Training takes time and patience. Chiweenies have very little patience and become bored easily. Once they decide they are not going to do something you will have a tough time convincing them.
With that being said, you can train them. Just be ready for the frustration that can come along with it. Try training in short sessions, give lots of praise, and positive reinforcement through treats.
While the plan for this mix breed was to cut down on some health issues, which they are, some of them still pop up to varying degrees.
This is the bane of many a small dog. Hypoglycemia is, unfortunately, something that plagues almost all small dog breeds.
Hypoglycemia is, in layman’s terms, low blood sugar. You know that wonky feeling you get as a kid (or an adult, we don’t judge) when you eat an entire bag of Halloween candy AND skipped dinner? That’s what hypoglycemia feels like, in a sense.
What happens is small dogs have a lot of energy but not a great ability to store that energy. So, while running and playing they quickly burn through their body’s supply of carbohydrates. Those carbs, when burned, turn to glucose.
The glucose is essentially their energy source and is burned quickly. When this happens too quickly, it causes your dog’s blood sugar level to drop.
It sounds like a scary problem and, if left untreated, it can be. But it can also be avoided pretty easily. Just make sure your dog is eating a small breed dog recipe and is eating between 2 and 4 times a day, depending on their age.
Intervertebral disk disease (IVDD)
This is the most prevalent problem in dachshunds. Since Chiweenies are mixed with Chihuahuas, their bodies are not quite as long. So, while this is still a potential health problem, it is not nearly as severe as it is in pure bred dachshunds.
Some other health issues Chiweenies face may be:
- Dental Issues
- Diabetes (in extreme cases of hypoglycemia)
- Luxating patella
We’ve already discussed the various types of coats a Chiweenie is capable of having. These coats are short/smooth coats and long coats.
Those with smooth coats are pretty easy to manage. They really just need a good brushing about once a week. They do tend to shed some but with their short hair and no undercoat, you likely won’t have any mats or tangles to deal with.
Since you need a long haired dachshund AND a long haired Chihuahua to get a long haired Chiweenie, they are more rare than smooth coat Chiweenies. If you have one or are thinking of getting one, be aware long haired dogs do require a bit more maintenance.
When dealing with an undercoat and long hair shedding, you will need to make sure you have the proper combs and brushes to deal with potential mats and tangles. You will want to brush them at least twice a week but daily brushing is best.
Dogs naturally produce their own oils to keep their coat and skin healthy. If you wash them too frequently, it washes those oils away and is detrimental. You really only need to wash them once a month or whenever they get dirty.
With small breeds, like the Chiweenie, their care as a puppy is not much different than their care as an adult. The exceptions are in their food and their amount of exercise.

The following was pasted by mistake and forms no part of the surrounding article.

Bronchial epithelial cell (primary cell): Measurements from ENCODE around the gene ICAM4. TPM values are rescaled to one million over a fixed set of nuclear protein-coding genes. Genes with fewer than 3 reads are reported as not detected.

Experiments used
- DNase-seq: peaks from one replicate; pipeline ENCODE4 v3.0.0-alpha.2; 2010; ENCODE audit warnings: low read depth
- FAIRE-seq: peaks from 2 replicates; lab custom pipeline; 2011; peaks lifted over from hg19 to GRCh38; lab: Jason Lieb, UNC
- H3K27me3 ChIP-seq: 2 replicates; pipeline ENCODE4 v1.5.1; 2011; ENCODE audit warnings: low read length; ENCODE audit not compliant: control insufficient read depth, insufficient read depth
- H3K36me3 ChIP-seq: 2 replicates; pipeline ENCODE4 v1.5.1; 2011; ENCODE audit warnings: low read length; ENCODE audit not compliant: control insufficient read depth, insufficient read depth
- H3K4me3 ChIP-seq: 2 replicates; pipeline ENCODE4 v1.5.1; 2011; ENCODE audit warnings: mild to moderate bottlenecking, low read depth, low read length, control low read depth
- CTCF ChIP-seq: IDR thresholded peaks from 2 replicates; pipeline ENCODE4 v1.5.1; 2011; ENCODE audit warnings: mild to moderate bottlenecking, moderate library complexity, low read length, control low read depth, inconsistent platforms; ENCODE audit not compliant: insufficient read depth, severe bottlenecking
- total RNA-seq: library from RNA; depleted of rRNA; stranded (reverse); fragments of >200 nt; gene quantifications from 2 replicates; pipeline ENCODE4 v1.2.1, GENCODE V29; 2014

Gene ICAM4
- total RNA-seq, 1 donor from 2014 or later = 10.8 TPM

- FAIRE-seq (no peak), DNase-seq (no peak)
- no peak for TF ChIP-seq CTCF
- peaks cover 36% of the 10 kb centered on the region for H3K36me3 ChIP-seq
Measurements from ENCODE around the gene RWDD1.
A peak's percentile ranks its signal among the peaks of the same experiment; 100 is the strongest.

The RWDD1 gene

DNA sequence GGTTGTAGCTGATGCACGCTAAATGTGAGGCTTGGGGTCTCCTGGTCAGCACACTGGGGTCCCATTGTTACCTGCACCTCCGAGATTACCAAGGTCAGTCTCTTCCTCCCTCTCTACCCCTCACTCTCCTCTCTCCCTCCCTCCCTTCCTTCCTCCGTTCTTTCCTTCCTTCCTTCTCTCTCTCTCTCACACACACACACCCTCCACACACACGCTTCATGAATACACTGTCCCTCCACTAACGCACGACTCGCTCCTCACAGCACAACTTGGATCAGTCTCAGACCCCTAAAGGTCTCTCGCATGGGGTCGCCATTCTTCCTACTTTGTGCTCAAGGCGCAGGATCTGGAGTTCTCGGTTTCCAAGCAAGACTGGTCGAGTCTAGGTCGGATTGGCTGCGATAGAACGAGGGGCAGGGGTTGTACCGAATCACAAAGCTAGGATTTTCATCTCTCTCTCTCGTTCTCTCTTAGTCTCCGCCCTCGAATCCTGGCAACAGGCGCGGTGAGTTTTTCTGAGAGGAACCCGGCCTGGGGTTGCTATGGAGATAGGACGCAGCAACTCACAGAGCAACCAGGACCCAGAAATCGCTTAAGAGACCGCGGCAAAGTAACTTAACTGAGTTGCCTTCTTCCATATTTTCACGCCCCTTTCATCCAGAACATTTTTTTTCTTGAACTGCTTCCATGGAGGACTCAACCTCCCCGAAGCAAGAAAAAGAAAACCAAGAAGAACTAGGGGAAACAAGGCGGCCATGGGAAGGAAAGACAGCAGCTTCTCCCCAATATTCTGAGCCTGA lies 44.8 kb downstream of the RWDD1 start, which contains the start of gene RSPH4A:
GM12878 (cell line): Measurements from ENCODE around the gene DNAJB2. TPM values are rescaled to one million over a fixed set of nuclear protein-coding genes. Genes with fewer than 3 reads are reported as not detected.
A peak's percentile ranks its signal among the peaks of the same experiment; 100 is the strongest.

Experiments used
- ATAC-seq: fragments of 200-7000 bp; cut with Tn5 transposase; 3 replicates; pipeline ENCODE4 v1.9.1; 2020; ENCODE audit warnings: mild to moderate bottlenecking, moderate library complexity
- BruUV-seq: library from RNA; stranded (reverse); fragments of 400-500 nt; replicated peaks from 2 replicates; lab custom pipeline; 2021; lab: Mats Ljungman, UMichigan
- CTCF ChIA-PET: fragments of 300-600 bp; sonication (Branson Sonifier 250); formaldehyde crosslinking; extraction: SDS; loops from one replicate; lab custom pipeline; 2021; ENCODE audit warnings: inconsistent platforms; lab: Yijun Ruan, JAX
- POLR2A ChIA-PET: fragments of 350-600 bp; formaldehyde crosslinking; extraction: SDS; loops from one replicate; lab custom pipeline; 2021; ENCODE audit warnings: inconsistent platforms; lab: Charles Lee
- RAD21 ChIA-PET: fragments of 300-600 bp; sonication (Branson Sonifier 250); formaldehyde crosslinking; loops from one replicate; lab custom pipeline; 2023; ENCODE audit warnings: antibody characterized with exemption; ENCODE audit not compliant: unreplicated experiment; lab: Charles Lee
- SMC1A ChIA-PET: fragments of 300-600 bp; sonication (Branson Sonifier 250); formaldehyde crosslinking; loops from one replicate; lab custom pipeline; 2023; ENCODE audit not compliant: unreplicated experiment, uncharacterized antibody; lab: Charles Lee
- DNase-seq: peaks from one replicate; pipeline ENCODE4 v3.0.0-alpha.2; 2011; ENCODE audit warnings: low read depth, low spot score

Puppy food is specially blended to keep up with a puppy’s accelerated growth rate.
Additionally, they will also need a little more exercise than they need as an adult. Purina suggests exercising no more than 5 minutes per age in months, twice a day.
So, an 8 month old puppy would get 40 minutes of exercise twice a day. As they reach adulthood, their metabolism evens out and they do not need as much exercise.
Temperament and Personality
Chiweenies are very very playful. They work great for young adults who have the time and matching energy to give them a good daily workout.
The only thing they love more than playing is sleeping. Do not be shocked when your dog sleeps a good 12+ hours out of the day.
This particular breed does like to bark. Like most small breeds, you will get an alert bark ANYTIME they happen to see a stranger (and by stranger that can mean mail carrier, car driving by, a squirrel, a falling leaf, etc…)
You can train them to not bark quite as much, but if you read the training section above, you know that it is a time consuming effort. On the other hand, if you live alone, they do make a great watch dog and will alert you to any unwanted (or wanted) visitors.
How Are They With Kids & Pets?
Chiweenies are really great companions for single people or couples. They can be a good pet for a small family, as well.
Typically, small children do not mix well with this breed. Since they are a smaller breed, they are more delicate than a larger, sturdier dog. Young kids, understandably, typically like to play a bit rougher than these dogs can handle.
To avoid any biting or unwanted injuries it is best to get a Chiweenie when you either do not have kids or they are a little older.
As far as other pets go, they can do fine with them. Chiweenies thrive as the solo pet of the house. They like to pick their person and be that person’s pet. But, with proper socialization as a puppy and slow introductions, they are perfectly willing to share their home with another pet.
How To Find A Chiweenie